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Products for grant FA-57141-13

FA-57141-13
Conflict and Democracy in Classic American Fiction
Sandra Gustafson, University of Notre Dame

Grant details: https://securegrants.neh.gov/publicquery/main.aspx?f=1&gn=FA-57141-13

"Equality as Singularity: Rethinking Literature and Democracy" (Article)
Title: "Equality as Singularity: Rethinking Literature and Democracy"
Author: Sandra M. Gustafson
Abstract: This article considers the work of political theorists Pierre Rosanvallon and Danielle Allen in relation to evolving meanings of democracy. It then draws on their theories in readings of novels by Saul Bellow, Upton Sinclair, and Orhan Pamuk.
Year: 2015
Format: Journal
Periodical Title: New Literary History
Publisher: Johns Hopkins University Press

"Henry Adams, political reform, and the legacy of the Republican Roman Senate" (Article)
Title: "Henry Adams, political reform, and the legacy of the Republican Roman Senate"
Author: Sandra M. Gustafson
Abstract: This essay examines references to the Senate of the Roman Republic in several of the early writings of Henry Adams. It looks particularly at his journalism and reform writings of the 1860s and 70s, and culminates in an analysis of his novel Democracy from 1880. Adams’ great-grandfather John was a leading proponent of a senate in the deliberations over the U.S. Constitution. For Henry, the intellectual and political legacy represented by the Senate crystallized political problems including the appropriate balance of power, the nature of representation, the threat of tyranny, and the dangers of party and personal corruption. Adams was closely engaged with historiographical debates in England and Germany over ancient republics and the lessons they held for modern ones such as the United States. His portrait of the corrupt senator Silas Ratcliffe in Democracy resonates in particular with Theodore Mommsen’s treatment of Cicero. In The History of Rome, Mommsen rejected the heroic image of Cicero as the father of his country and presented instead a portrait in which the Roman senator’s self-interest predominated. At the same time he burnished Caesar’s image as a dictator who loved the people. Mommsen’s critique of Cicero echoes through Democracy, which concludes in some despair over the prospects of the American democratic system while offering no compensatory, heroic Caesar-figure.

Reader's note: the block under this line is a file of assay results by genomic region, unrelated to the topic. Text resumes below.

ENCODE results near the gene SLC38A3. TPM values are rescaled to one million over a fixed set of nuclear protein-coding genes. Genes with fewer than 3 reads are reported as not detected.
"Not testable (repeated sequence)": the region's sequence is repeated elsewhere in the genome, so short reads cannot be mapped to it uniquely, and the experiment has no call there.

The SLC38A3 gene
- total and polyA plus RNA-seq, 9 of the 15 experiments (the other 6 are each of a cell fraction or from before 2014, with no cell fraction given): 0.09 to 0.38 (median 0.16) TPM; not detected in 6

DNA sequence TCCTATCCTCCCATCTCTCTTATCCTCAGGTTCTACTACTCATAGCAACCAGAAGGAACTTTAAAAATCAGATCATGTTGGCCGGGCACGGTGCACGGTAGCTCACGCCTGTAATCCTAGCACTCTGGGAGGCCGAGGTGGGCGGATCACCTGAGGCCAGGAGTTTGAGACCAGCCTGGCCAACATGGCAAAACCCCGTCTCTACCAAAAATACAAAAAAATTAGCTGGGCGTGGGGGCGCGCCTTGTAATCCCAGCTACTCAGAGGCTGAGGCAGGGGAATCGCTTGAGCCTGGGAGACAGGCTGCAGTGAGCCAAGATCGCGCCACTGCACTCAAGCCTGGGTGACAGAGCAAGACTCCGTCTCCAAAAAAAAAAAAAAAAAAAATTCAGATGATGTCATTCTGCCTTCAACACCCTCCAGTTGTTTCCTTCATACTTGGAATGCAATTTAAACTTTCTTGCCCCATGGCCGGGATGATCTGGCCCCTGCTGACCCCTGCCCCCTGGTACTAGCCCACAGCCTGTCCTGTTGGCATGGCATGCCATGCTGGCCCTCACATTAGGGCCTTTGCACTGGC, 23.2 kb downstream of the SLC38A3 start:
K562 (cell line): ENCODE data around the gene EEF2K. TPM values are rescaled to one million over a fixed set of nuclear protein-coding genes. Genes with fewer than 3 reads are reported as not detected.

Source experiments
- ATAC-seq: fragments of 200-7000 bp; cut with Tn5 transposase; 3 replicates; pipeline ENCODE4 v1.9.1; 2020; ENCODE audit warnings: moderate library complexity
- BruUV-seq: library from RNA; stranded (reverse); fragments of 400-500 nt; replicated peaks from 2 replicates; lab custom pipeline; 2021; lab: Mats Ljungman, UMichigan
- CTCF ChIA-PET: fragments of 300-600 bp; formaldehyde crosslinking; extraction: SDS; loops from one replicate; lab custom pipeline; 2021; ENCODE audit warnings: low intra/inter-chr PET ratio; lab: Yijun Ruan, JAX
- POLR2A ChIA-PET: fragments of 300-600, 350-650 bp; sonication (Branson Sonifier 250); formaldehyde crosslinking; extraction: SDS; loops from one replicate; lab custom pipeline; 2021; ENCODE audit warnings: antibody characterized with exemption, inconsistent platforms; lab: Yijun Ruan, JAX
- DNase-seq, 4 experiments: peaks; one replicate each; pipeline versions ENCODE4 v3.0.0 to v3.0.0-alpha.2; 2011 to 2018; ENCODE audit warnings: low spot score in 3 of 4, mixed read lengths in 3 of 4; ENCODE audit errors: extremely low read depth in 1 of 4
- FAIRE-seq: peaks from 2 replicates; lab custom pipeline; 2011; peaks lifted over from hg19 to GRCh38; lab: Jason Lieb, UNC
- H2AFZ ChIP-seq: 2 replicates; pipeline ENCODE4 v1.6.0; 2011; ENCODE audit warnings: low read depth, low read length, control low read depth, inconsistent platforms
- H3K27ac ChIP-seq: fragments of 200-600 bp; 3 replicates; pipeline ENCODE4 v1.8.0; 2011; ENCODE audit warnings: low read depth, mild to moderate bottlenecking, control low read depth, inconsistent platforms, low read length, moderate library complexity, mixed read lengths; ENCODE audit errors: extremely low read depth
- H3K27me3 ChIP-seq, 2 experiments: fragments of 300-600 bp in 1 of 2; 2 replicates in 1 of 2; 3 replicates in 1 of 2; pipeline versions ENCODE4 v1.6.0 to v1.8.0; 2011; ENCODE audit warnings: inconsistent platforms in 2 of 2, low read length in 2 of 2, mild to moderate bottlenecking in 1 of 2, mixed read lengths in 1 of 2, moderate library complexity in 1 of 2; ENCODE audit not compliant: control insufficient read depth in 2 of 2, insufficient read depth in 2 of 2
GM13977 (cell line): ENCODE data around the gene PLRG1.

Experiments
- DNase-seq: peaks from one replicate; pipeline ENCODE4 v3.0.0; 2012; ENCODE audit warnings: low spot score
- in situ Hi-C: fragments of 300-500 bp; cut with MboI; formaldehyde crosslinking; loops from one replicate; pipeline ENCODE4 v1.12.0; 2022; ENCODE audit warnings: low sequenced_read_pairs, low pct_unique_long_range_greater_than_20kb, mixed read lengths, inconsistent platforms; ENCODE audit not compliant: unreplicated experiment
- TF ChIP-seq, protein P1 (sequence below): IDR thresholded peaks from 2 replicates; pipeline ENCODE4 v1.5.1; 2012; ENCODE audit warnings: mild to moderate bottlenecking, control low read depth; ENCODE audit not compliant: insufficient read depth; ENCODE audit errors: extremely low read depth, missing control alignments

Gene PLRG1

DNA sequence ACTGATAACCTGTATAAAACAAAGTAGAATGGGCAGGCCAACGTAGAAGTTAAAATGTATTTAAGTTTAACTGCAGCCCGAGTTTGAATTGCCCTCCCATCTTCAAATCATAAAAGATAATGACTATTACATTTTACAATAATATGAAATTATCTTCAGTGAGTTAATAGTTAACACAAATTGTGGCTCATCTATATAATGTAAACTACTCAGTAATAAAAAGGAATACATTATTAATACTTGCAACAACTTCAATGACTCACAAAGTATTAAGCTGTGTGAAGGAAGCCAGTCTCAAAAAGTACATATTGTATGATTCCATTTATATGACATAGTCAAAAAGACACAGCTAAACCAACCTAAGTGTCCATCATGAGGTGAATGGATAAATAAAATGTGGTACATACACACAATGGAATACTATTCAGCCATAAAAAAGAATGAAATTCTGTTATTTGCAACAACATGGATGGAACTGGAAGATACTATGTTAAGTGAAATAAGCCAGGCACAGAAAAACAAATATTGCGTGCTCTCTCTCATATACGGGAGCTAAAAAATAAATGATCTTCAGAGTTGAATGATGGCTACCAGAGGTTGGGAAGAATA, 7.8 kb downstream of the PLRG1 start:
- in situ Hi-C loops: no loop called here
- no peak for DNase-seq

Year: 2015
Format: Journal
Periodical Title: Classical Receptions Journal
Publisher: Oxford University Press

"Literature and Peace Studies" (Article)
Title: "Literature and Peace Studies"
Author: Sandra M. Gustafson
Abstract: This article draws on concepts from the field of peace studies and relates them to novels about the Iraq War. It will appear in a collection in a volume slated to appear with Oxford University Press.
Year: 2015

"Democracy and Discussion: Albion Tourgée on Race and the Town Meeting Ideal," J19: The Journal of Nineteenth-Century Americanists, Vol. 5.2 (Fall 2017): 389-96 (Article)
Title: "Democracy and Discussion: Albion Tourgée on Race and the Town Meeting Ideal," J19: The Journal of Nineteenth-Century Americanists, Vol. 5.2 (Fall 2017): 389-96
Author: Sandra M. Gustafson
Abstract: This article examines the place of the town meeting ideal as a means to address post-slavery race relations in the novel Bricks into Straw, by the civil rights lawyer Albion Tourgee.
Year: 2017
Format: Journal
Periodical Title: J19
Publisher: University of Pennsylvania Press

"Town meeting et race en Amerique," in a special issue of Participations on the idea of the town meeting, ed. Paula Cossart and Andrea Felicetti (2/2016): 149-73 (Article)
Title: "Town meeting et race en Amerique," in a special issue of Participations on the idea of the town meeting, ed. Paula Cossart and Andrea Felicetti (2/2016): 149-73
Author: Sandra M. Gustafson
Abstract: This essay explores the development of the New England town meeting ideal in connection with matters of race and considers the place of that ideal in post-slavery America. In particular, the essay focuses on how the black abolitionists David Walker and Maria Stewart used the jeremiad to expand the deliberative rhetoric associated with the town meeting, and it considers Albion Tourgée's efforts to implement the town meeting system in the post-bellum South. The essay further considers the place of the lyceum system and the Chautauqua phenomenon, and it addresses how John Dewey's efforts to reinvent the town meeting for a much larger and more diverse nation bore fruit in media forums described as town meetings. Eventually, the town meeting was reinvented yet again as a national political venue that could be used to address persistent racial tensions. The essay closes with a discussion of how the American university could help close the gap between the town meeting-style forum as a place for discussion and the historical town meeting's value as a site of consequential decision-making.
Year: 2016
Format: Journal
Periodical Title: Participations
Publisher: De Boeck Supérieur


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